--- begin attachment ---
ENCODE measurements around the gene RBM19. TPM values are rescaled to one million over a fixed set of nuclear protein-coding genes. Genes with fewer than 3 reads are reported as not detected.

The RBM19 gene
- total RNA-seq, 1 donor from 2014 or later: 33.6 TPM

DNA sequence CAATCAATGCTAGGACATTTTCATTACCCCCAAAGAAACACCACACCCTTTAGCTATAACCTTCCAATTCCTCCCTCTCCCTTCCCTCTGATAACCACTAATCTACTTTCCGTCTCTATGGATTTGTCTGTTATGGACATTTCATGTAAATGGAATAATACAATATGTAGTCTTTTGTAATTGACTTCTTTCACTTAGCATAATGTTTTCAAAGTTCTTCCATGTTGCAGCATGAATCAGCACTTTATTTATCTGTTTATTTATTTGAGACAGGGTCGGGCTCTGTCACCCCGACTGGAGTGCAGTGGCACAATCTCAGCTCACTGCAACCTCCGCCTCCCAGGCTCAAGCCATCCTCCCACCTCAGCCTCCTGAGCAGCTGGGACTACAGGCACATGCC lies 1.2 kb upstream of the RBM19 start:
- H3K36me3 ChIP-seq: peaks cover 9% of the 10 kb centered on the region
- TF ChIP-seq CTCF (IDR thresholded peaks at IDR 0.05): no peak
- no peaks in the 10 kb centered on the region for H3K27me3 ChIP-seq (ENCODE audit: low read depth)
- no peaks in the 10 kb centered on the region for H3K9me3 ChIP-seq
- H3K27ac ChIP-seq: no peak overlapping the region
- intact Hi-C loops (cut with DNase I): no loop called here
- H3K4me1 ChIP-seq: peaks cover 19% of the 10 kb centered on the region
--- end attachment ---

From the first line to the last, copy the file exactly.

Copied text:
ENCODE measurements around the gene RBM19. TPM values are rescaled to one million over a fixed set of nuclear protein-coding genes. Genes with fewer than 3 reads are reported as not detected.

The RBM19 gene
- total RNA-seq, 1 donor from 2014 or later: 33.6 TPM

DNA sequence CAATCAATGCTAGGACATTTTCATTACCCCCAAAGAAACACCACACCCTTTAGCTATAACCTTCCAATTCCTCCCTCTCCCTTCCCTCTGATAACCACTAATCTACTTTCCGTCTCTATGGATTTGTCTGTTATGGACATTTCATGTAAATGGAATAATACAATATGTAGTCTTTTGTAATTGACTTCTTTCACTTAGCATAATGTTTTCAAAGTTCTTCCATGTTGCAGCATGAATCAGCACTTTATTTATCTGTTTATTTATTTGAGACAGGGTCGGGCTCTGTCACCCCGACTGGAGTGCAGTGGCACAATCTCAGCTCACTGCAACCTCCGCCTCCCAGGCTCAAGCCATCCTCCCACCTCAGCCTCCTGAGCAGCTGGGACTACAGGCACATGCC lies 1.2 kb upstream of the RBM19 start:
- H3K36me3 ChIP-seq: peaks cover 9% of the 10 kb centered on the region
- TF ChIP-seq CTCF (IDR thresholded peaks at IDR 0.05): no peak
- no peaks in the 10 kb centered on the region for H3K27me3 ChIP-seq (ENCODE audit: low read depth)
- no peaks in the 10 kb centered on the region for H3K9me3 ChIP-seq
- H3K27ac ChIP-seq: no peak overlapping the region
- intact Hi-C loops (cut with DNase I): no loop called here
- H3K4me1 ChIP-seq: peaks cover 19% of the 10 kb centered on the region